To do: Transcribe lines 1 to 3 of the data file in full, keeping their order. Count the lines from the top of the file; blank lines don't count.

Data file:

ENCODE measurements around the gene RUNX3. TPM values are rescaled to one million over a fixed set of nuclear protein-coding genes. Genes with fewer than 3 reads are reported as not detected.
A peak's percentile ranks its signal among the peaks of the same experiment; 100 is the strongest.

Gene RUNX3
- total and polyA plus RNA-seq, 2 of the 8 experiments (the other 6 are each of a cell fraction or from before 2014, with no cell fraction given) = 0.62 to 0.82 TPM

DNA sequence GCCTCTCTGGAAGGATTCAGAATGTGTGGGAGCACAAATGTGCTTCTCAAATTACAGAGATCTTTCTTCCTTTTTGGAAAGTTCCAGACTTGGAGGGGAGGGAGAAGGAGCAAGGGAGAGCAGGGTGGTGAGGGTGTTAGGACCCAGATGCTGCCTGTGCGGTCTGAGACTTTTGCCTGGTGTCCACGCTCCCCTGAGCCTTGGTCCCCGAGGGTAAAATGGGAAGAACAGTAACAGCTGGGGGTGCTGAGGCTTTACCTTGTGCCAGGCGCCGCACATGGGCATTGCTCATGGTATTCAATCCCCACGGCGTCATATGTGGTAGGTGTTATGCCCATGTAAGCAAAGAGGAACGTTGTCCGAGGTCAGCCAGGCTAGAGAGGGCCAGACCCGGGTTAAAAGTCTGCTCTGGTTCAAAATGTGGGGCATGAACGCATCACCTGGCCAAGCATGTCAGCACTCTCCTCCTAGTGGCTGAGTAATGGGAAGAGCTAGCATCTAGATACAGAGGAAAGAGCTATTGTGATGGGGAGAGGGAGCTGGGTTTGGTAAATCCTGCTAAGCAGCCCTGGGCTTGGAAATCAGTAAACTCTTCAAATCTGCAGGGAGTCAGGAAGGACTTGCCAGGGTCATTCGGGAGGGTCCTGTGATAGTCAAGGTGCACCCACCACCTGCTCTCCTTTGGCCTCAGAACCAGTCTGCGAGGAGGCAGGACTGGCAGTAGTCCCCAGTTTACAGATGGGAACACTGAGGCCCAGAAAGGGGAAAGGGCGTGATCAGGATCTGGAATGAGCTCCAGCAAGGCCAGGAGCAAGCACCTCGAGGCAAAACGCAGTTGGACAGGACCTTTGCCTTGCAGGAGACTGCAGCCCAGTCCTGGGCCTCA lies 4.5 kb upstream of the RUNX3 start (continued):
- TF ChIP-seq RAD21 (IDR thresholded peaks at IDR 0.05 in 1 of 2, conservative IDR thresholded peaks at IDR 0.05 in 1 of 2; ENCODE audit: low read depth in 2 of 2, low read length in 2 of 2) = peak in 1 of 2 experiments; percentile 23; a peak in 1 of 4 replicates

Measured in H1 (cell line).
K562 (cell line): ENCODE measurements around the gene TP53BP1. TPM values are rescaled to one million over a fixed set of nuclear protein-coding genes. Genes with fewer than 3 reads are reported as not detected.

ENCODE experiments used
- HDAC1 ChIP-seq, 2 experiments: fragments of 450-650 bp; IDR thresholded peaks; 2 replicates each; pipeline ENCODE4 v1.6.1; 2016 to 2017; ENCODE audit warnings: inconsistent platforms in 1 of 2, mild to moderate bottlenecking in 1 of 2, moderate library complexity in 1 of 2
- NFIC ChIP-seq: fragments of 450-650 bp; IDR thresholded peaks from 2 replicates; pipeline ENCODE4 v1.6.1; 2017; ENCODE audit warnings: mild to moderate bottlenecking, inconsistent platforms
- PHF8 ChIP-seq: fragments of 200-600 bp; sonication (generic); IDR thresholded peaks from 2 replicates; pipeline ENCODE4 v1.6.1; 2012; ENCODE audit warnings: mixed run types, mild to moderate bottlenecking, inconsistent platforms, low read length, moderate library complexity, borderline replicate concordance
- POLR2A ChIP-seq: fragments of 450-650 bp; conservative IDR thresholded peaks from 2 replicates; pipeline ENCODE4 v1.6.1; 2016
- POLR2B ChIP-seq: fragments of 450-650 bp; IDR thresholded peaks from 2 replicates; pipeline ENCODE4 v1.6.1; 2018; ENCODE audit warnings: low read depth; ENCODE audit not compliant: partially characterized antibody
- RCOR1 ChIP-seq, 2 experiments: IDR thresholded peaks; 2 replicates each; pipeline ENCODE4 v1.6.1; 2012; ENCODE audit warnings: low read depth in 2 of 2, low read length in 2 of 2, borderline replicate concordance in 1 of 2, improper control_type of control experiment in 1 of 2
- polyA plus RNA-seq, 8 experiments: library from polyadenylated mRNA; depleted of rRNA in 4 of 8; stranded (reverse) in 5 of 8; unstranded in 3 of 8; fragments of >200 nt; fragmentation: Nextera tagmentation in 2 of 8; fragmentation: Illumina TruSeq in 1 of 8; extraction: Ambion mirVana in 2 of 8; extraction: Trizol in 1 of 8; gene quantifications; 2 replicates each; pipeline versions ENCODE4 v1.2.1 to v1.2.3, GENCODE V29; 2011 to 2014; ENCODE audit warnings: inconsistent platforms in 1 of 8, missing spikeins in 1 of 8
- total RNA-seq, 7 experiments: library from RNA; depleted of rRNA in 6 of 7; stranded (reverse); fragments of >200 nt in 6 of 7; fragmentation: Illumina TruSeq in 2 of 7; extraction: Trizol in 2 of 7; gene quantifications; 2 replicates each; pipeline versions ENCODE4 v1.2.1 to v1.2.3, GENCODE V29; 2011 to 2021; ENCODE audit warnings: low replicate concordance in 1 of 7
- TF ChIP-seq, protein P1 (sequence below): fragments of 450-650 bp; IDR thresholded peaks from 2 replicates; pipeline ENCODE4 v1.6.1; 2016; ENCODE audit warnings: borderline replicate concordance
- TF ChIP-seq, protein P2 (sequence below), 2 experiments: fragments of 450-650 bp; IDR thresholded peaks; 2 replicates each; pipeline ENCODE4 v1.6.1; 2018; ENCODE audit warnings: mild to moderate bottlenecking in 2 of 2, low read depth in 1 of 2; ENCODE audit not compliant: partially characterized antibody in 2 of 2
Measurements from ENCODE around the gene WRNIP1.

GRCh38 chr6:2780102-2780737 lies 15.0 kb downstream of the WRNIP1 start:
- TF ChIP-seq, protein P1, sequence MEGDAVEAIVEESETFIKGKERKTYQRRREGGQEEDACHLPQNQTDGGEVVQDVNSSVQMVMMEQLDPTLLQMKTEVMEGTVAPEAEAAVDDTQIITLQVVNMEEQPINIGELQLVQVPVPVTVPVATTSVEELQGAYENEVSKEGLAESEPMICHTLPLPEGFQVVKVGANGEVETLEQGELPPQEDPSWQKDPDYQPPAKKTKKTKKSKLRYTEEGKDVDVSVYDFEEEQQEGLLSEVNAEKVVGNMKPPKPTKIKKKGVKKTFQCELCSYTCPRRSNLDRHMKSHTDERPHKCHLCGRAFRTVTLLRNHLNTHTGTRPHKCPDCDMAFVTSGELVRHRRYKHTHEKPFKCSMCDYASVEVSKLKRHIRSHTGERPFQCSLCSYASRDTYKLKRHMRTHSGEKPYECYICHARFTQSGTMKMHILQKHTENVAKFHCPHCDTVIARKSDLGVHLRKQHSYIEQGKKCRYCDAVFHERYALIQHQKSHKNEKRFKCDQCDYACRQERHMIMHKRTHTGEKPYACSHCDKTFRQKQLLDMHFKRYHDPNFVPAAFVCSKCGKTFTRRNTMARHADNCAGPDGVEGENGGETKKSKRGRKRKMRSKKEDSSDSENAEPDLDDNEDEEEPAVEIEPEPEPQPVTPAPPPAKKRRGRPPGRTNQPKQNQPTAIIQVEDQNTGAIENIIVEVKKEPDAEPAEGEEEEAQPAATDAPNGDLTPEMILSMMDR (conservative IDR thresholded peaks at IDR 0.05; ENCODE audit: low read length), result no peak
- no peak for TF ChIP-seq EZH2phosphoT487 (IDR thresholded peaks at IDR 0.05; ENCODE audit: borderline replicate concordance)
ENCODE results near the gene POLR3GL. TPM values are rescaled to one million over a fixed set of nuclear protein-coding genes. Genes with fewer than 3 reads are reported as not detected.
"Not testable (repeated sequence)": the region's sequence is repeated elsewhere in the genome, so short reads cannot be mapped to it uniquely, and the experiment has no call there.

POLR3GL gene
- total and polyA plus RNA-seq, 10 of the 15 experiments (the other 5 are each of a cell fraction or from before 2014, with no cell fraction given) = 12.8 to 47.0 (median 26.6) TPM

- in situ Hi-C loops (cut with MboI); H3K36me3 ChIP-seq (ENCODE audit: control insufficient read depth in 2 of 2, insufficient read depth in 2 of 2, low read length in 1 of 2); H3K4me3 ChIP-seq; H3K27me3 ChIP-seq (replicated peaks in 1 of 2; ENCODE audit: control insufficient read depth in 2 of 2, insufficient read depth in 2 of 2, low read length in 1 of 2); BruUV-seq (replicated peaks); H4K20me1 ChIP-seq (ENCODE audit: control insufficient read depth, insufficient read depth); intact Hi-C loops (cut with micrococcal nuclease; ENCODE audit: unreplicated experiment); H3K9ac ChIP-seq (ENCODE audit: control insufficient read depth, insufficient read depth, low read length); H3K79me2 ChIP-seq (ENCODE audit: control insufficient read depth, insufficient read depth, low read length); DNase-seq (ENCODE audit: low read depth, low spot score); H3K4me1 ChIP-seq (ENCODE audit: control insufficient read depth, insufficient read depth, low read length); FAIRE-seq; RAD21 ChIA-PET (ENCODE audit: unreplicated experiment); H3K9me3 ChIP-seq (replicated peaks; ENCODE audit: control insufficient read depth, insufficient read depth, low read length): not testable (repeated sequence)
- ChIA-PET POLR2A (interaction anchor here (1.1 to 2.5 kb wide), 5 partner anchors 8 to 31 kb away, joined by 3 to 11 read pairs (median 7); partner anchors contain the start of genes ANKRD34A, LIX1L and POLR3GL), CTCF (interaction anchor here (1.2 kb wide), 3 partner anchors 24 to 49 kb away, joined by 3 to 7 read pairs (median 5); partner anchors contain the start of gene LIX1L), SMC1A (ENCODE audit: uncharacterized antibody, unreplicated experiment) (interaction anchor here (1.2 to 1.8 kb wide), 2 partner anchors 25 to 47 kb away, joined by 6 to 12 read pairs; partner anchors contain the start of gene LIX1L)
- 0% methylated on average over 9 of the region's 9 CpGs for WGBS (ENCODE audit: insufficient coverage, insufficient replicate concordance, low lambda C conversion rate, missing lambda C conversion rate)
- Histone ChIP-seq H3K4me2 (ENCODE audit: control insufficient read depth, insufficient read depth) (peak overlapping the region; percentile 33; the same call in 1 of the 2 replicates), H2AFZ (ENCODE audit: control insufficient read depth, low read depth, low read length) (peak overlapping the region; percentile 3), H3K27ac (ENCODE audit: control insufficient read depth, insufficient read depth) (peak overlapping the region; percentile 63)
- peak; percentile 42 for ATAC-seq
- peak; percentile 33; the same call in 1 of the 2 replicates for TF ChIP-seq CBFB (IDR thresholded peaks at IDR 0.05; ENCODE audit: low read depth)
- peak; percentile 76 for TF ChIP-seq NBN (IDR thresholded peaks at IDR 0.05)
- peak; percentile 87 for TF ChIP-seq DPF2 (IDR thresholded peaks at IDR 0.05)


ENCODE measurements around the gene RUNX3. TPM values are rescaled to one million over a fixed set of nuclear protein-coding genes. Genes with fewer than 3 reads are reported as not detected.
A peak's percentile ranks its signal among the peaks of the same experiment; 100 is the strongest.

Gene RUNX3